Administrative fraud, no matter how important. These scams are often detected through advice and complaints. Auditors should consider interviews for senior assistants and newly retired employees. You should ask in a cursing tone saying, “Do you suspect that some of your managers can steal your company?” Document the names and responses of the people you are talking to.
If accounting changes have material implications for financial statements, they should be disclosed. Fortunately, these changes should be easy to see. Check previous financial statements and verify that the company uses the same amortization method, income identification criteria, and accrual calculations.
Transactions with related parties usually involve managers who have financial interests that are not disclosed to another entity. For example, in one case, the chairman of the National Pension System stated that he had invested $65 million in pension funds of savings and loan companies. Soon after that, the regulator caught the S&L-information lost. The pension fund auditor knows nothing about related parties’ commitments, so it is easy to avoid tracking them. However, in some cases, your key account personnel may adjust the company records managed by the state of incorporation. If the client officer has also been registered as another company officer, please check again; you want to conclude a related party transaction.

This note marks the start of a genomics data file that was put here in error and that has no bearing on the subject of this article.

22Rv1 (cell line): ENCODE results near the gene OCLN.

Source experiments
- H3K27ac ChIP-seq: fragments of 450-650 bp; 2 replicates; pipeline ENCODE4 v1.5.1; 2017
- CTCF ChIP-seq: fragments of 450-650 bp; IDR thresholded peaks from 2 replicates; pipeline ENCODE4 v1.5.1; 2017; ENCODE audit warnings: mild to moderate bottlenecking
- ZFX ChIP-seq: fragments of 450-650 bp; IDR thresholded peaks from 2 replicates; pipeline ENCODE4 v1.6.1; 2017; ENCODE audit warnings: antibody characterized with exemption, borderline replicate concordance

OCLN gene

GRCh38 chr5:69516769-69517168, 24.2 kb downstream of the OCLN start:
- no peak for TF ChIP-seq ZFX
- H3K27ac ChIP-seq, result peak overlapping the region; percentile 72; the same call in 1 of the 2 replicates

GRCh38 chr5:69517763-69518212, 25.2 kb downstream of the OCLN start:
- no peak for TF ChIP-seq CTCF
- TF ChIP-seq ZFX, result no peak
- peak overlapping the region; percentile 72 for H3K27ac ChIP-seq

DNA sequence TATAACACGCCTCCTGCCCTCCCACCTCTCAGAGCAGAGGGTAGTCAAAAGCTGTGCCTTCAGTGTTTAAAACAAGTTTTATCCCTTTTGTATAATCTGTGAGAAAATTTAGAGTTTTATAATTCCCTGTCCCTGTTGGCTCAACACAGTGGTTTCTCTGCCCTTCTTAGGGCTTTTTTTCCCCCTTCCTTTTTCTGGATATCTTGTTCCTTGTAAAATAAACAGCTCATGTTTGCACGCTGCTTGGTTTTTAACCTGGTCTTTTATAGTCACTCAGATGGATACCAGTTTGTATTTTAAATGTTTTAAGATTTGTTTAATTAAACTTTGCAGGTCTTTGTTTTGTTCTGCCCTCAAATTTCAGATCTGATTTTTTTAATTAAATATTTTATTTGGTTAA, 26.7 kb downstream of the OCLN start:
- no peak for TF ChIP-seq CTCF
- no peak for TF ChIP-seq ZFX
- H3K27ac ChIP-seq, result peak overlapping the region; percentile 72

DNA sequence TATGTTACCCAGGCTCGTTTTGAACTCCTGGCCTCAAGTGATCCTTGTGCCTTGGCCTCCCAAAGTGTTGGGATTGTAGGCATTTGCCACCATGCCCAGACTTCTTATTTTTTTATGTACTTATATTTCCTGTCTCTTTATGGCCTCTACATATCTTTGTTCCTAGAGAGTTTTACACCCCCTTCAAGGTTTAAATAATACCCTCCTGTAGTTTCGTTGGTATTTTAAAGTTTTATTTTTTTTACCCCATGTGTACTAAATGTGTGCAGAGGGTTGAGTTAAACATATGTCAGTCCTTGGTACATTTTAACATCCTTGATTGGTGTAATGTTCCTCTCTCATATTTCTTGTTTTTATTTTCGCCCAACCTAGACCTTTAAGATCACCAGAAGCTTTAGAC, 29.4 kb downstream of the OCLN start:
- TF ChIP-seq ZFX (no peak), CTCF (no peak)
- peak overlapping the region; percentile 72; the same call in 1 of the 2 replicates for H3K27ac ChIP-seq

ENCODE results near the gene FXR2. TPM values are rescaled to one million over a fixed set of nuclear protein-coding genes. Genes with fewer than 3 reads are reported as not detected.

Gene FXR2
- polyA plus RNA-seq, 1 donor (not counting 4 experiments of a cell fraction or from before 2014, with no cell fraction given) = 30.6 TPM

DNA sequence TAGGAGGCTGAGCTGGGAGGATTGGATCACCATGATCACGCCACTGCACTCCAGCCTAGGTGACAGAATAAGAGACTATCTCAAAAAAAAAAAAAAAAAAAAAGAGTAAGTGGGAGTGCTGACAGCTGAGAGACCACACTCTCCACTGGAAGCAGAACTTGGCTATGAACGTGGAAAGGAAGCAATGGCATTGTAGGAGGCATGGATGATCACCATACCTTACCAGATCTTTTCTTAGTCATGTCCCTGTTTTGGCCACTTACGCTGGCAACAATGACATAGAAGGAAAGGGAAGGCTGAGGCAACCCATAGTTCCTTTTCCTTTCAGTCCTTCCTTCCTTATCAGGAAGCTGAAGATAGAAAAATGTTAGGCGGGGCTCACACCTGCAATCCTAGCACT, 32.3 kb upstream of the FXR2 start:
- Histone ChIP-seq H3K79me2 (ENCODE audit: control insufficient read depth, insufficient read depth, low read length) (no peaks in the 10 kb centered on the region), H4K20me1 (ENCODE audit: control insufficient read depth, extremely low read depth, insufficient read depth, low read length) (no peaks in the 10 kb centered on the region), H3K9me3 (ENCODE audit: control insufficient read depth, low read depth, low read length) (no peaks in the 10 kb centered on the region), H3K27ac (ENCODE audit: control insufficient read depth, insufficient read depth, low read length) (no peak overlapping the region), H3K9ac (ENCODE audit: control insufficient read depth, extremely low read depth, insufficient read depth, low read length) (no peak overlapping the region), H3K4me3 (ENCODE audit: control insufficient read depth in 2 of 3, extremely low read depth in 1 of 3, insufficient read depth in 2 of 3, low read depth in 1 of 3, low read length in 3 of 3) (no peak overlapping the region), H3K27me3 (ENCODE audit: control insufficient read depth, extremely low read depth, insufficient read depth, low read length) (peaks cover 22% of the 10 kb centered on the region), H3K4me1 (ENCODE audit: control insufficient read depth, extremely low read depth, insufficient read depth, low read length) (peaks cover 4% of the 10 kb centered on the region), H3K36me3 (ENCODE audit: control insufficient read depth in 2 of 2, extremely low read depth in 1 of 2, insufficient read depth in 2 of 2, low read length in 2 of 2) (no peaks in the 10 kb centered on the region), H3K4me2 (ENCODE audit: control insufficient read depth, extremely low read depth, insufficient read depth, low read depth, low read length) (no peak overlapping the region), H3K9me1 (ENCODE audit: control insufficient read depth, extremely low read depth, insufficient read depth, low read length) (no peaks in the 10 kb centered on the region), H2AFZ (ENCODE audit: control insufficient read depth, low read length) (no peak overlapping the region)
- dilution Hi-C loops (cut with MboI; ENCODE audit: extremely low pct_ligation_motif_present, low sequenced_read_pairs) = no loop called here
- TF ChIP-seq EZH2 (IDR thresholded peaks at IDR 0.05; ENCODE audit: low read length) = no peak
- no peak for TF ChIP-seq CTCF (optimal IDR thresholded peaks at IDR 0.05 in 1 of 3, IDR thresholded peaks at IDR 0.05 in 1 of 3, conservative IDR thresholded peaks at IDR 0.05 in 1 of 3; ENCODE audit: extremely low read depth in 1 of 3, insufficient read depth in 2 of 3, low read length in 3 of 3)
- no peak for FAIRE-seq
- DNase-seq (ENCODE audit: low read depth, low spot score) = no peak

Uncover the deception
The auditor may consider other options. First, use the web search process to unlock all company permissions and key executives. Examine newspaper articles, news reports, life stories, business credit reports, and other relevant documents. Look at the details of any conflicts or disputes that may arise.
Analysts rarely use the second method, but it is entirely acceptable. You have the legal right to request unrestricted access to the company’s documentation office during the inspection. Of course, consumers have a legal right to refuse. Also, inspectors rarely need such access rights but trust the customer to provide the required documentation. The shortcomings in the required auditor’s documents are clear: the client has time not to see (or even change) the necessary accounting evidence. On the other hand, the need for unrestricted access to documents has many benefits. One is that reviewers can look at things that are not in books and records: for example, facts, business plans, competition and market information, and so on.
One is that access to files reduces the chance that an evil client will have time to provide evidence. However, perhaps the most significant advantage of interviewing is that the auditor has the opportunity to evaluate consumer behavior. If a company opposes such access, there is probably a reason for it.
If you are unsure of how to request unrestricted access to files, consider the following when contacting a client for the first time: “Mr. Client, as you know, disclosing books is a major obstacle for you and your employees; what are their files, where to save them and how they work, so we can work out what people need without interruption and help them find lost items in between. You show us where to look; we can just do it ourselves. “And a regular customer may not be satisfied with the auditors’ opinion and may reject such a request. But on the other hand, are you trying to hide something? By answering this question, the auditor can easily find and prevent fraudulent publications.